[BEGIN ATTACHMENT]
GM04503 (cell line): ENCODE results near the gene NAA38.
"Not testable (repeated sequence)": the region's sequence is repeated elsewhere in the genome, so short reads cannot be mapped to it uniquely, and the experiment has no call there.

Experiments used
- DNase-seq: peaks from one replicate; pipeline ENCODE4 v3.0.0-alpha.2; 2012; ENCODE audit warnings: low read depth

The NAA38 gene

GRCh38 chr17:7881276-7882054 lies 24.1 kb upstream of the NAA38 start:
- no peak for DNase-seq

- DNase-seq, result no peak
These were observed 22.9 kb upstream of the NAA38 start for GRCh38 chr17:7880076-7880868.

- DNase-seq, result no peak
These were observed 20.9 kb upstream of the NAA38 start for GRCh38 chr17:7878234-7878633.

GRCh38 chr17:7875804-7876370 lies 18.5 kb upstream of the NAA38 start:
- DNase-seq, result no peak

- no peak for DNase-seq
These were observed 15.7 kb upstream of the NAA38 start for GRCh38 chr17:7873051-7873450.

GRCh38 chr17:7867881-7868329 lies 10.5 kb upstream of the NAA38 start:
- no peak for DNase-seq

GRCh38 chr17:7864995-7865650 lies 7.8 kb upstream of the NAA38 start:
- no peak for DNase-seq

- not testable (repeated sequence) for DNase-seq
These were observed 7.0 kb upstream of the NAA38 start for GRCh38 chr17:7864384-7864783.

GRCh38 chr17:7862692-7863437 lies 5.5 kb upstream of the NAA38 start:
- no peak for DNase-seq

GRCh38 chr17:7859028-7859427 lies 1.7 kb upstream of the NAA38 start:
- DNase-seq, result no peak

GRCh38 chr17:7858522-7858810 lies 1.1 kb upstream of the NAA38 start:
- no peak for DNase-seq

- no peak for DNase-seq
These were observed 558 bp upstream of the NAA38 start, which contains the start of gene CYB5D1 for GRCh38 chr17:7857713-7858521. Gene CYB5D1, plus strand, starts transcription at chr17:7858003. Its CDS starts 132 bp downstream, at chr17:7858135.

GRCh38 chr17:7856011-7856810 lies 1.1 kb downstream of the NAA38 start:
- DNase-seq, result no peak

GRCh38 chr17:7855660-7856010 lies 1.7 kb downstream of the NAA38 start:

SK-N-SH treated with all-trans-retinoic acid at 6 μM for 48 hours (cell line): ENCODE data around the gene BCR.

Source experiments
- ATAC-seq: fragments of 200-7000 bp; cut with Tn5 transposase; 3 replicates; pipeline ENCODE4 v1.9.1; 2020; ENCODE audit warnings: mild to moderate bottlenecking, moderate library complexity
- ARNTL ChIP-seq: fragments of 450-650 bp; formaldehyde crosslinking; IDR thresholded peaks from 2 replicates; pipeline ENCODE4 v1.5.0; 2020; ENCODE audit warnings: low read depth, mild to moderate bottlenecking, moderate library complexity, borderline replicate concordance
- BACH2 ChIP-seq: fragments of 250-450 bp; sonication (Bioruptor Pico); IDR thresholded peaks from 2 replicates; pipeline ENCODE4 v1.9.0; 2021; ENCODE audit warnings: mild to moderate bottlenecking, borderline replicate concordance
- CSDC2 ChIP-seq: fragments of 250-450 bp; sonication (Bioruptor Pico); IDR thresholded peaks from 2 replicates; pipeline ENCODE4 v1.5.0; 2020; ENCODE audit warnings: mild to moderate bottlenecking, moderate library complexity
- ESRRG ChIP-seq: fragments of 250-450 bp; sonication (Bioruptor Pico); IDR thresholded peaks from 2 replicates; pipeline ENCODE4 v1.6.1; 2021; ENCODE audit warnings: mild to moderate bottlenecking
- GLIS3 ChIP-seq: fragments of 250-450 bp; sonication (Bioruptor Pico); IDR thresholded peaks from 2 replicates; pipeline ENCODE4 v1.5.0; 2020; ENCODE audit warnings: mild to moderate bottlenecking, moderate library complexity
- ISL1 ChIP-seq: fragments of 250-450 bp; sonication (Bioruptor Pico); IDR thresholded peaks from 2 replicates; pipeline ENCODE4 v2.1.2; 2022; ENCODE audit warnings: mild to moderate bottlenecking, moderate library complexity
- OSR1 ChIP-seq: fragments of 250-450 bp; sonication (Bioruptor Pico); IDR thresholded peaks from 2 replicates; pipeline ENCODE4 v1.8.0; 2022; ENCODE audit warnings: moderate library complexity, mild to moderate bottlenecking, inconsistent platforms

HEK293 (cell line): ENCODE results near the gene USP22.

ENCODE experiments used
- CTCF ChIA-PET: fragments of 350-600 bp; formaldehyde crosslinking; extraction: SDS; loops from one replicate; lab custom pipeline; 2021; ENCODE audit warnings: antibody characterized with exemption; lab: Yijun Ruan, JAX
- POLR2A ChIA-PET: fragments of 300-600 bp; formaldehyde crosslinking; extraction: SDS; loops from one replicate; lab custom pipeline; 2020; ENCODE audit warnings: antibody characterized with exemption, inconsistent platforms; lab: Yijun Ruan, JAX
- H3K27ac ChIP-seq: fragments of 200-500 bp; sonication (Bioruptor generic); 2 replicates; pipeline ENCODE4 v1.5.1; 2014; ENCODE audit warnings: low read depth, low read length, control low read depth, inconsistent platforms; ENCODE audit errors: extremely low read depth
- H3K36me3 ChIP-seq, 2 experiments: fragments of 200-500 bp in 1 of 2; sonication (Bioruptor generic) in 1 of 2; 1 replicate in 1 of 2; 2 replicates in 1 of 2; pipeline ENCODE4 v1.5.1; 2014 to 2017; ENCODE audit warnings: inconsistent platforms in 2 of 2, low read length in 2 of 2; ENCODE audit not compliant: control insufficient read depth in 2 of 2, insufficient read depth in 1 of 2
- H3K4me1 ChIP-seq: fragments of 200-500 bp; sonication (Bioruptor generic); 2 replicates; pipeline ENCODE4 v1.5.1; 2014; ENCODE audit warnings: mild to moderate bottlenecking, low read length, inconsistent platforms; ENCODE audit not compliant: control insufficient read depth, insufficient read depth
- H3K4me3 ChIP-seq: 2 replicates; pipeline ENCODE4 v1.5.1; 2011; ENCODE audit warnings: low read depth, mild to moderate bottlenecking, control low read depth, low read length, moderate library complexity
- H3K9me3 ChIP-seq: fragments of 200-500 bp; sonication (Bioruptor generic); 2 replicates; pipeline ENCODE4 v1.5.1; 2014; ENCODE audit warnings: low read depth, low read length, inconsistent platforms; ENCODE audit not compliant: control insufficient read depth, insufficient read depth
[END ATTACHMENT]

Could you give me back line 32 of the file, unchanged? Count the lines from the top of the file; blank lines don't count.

GRCh38 chr17:7855660-7856010 lies 1.7 kb downstream of the NAA38 start: